World Rainforest Movement

The Invisible Sourcebook: a ‘critical’ omission

A virtue of the 1991 Forests Policy was its simplicity. Following the shattering revelations in the 1980s about the huge areas of rainforest being destroyed in World Bank-funded projects – building dams, roads, oil wells, plantations and in colonisation and logging -the 1991 policy instructed Bank staff to stay clear of any projects that could damage primary moist tropical forests.

By contrast, the 2002 Forests Policy permits Bank funding of projects in all types of forests, except those that imply ‘significant’ clearance of ‘critical’ forests. Logging operations are to be ‘certified’ (or have a ‘time bound phased action plan’ to get certified). By ‘preference’ plantations should not be established in areas cleared of non-critical forests unless alternatives are not ‘feasible’. Just what these key words actually mean was not made very clear at the time and the Bank admitted that they could allow for a great degree of subjective judgement. To clarify how Bank staff should interpret these terms, the Bank promised to issue a ‘Forest Conservation and Management Sourcebook’, which would issue ‘good practice guidance on these and other issues’. Despite repeated promises to concerned governments, the ‘sourcebook’ has never appeared. This has left Bank staff to make up the rules as they go along.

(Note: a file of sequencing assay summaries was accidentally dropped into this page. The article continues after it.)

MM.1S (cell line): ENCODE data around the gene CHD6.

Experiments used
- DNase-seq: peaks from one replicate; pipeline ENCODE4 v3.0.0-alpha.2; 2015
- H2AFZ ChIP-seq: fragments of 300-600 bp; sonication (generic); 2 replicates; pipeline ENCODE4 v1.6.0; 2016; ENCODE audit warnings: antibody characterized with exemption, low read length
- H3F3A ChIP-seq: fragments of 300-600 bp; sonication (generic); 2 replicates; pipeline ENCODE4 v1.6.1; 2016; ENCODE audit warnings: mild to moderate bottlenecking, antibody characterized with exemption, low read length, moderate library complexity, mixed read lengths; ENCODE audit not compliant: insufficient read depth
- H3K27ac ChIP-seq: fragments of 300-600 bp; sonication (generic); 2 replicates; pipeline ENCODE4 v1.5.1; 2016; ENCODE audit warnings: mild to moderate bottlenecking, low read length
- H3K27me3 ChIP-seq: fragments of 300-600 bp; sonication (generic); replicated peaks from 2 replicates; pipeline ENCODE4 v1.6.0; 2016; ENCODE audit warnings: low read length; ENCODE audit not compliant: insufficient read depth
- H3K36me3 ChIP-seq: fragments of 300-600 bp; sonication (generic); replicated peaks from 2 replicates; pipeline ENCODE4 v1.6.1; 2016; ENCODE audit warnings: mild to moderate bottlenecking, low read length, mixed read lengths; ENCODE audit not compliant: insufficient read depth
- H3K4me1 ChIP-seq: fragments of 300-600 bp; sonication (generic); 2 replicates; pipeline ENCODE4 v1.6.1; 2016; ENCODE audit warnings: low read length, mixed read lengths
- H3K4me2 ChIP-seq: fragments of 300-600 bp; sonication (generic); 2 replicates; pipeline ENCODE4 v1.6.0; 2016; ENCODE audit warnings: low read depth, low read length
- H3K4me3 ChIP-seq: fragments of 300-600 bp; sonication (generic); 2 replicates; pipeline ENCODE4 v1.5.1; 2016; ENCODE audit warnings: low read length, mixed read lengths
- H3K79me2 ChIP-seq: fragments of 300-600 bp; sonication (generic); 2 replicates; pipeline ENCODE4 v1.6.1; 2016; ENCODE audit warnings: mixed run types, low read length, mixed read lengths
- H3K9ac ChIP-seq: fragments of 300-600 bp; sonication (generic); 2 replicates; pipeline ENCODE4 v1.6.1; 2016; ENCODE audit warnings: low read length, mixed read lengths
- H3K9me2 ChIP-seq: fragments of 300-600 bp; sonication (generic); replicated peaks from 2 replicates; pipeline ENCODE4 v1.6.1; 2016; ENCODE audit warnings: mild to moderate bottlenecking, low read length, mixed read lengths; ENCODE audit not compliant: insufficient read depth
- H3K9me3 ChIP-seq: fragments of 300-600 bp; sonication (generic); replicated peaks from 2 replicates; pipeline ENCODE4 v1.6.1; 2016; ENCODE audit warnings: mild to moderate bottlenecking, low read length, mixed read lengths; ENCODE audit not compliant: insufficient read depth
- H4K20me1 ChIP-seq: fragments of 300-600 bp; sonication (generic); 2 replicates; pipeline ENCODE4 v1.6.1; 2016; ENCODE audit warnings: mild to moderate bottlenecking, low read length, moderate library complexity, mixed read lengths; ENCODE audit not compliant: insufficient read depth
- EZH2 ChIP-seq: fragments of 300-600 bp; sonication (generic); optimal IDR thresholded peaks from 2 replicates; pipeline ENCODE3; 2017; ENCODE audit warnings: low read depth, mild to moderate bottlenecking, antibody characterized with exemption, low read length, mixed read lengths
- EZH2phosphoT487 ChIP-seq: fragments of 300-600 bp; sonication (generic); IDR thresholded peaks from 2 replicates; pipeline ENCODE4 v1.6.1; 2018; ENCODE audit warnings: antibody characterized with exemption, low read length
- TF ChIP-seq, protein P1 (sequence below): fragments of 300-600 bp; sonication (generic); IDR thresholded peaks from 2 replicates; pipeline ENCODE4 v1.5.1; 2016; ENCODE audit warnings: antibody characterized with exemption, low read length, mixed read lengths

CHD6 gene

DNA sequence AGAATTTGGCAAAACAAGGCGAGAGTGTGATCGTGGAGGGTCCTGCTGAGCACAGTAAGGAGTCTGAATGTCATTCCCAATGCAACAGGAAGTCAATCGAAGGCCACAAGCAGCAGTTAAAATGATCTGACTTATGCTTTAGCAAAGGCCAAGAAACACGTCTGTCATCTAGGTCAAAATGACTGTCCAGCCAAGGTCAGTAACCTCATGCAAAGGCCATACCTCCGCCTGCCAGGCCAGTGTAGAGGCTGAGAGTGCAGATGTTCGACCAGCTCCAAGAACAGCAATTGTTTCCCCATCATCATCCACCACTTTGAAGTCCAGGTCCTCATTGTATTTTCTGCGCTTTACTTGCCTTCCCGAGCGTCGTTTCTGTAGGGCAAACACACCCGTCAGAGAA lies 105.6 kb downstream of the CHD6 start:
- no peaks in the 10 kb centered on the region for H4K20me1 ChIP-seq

The World Bank now has some US$ 3 billion worth of projects ‘in the pipeline’ that are affecting forests. But there is no clarity about how or whether these projects are being screened to ensure they do not impact ‘critical forests’.

By Forest Peoples Programme, e-mail:,

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